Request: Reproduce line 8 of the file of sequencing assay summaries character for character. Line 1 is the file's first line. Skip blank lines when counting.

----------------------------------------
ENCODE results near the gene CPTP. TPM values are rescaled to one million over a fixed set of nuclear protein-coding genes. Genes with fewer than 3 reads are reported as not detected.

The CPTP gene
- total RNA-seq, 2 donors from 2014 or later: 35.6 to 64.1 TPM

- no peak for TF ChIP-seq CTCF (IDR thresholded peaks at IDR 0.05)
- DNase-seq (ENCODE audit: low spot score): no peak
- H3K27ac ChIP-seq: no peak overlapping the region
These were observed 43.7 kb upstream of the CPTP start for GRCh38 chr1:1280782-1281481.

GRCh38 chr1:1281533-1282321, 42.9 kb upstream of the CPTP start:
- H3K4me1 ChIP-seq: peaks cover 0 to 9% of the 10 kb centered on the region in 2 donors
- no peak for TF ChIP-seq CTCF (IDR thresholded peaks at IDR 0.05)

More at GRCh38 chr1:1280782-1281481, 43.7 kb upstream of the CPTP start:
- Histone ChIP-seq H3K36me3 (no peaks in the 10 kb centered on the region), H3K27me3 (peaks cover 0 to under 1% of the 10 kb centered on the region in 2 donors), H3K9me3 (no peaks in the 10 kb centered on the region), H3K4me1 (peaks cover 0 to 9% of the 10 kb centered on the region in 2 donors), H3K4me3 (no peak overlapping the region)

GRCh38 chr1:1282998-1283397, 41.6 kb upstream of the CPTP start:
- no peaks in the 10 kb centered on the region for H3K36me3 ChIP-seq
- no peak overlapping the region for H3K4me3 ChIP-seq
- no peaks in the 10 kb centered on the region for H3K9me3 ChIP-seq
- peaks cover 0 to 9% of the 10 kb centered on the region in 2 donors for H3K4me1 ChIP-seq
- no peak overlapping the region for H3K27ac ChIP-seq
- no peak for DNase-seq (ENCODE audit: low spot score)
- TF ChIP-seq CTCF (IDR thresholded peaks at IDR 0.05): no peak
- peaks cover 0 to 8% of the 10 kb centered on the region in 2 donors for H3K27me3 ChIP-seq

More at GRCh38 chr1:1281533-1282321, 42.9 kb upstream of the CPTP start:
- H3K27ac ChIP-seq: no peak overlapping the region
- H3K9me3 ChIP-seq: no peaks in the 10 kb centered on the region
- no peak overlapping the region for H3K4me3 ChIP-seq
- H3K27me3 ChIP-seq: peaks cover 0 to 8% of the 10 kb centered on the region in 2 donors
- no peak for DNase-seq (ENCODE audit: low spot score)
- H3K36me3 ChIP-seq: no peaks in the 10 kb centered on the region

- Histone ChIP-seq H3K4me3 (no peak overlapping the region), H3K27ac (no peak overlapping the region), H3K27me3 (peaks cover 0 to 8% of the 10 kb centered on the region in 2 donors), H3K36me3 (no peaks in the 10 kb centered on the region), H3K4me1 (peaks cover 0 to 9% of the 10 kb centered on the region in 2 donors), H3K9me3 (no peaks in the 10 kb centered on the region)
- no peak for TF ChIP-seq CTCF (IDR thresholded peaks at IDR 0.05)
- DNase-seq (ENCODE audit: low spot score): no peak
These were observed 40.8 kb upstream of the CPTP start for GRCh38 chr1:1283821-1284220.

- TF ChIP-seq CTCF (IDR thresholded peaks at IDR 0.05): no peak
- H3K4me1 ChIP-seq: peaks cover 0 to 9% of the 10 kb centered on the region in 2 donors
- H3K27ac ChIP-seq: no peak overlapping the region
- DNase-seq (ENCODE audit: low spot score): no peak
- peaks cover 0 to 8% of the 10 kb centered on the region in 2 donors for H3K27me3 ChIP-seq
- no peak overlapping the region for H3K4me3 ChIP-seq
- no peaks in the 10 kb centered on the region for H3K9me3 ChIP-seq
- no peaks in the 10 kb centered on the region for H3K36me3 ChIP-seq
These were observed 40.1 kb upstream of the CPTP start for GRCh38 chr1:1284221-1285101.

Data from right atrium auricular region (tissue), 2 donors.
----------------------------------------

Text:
GRCh38 chr1:1281533-1282321, 42.9 kb upstream of the CPTP start: